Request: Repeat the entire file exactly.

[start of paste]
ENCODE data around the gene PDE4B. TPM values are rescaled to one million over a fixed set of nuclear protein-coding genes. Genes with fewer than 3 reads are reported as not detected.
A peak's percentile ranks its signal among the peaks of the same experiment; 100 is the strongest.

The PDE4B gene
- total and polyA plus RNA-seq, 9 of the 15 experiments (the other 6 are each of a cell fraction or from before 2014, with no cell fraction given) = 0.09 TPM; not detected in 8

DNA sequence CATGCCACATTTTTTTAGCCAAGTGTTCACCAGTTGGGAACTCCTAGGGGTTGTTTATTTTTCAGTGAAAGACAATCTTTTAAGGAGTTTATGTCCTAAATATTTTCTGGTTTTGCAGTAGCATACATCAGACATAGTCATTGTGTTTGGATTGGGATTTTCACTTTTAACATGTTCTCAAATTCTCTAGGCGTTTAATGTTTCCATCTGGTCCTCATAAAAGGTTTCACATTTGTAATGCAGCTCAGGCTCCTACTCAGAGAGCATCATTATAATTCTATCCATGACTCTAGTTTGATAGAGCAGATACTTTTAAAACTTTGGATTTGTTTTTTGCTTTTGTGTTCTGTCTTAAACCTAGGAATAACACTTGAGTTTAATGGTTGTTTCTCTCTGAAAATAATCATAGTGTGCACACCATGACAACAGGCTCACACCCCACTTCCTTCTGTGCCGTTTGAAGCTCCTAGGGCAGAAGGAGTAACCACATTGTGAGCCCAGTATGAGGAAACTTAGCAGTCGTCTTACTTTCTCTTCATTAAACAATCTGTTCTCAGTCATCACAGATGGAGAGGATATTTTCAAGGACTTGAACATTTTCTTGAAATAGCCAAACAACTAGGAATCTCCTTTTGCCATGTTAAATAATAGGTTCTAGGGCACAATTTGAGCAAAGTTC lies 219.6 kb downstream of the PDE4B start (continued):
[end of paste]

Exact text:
ENCODE data around the gene PDE4B. TPM values are rescaled to one million over a fixed set of nuclear protein-coding genes. Genes with fewer than 3 reads are reported as not detected.
A peak's percentile ranks its signal among the peaks of the same experiment; 100 is the strongest.

The PDE4B gene
- total and polyA plus RNA-seq, 9 of the 15 experiments (the other 6 are each of a cell fraction or from before 2014, with no cell fraction given) = 0.09 TPM; not detected in 8

DNA sequence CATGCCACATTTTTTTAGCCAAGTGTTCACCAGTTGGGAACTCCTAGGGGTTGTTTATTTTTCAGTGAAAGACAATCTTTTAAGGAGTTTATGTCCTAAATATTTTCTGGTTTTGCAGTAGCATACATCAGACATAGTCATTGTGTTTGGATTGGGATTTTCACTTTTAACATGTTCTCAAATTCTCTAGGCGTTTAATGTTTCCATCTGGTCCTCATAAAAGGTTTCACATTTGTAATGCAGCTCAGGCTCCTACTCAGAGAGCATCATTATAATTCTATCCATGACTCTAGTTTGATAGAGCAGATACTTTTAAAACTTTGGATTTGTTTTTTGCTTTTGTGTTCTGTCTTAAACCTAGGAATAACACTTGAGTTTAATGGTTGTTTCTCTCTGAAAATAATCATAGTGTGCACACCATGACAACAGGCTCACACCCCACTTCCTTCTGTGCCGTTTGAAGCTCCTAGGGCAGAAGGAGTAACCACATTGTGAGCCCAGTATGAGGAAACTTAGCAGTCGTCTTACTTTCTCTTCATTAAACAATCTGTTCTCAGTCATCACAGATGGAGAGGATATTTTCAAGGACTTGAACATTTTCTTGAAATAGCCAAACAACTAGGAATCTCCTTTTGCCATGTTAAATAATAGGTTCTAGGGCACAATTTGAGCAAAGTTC lies 219.6 kb downstream of the PDE4B start (continued):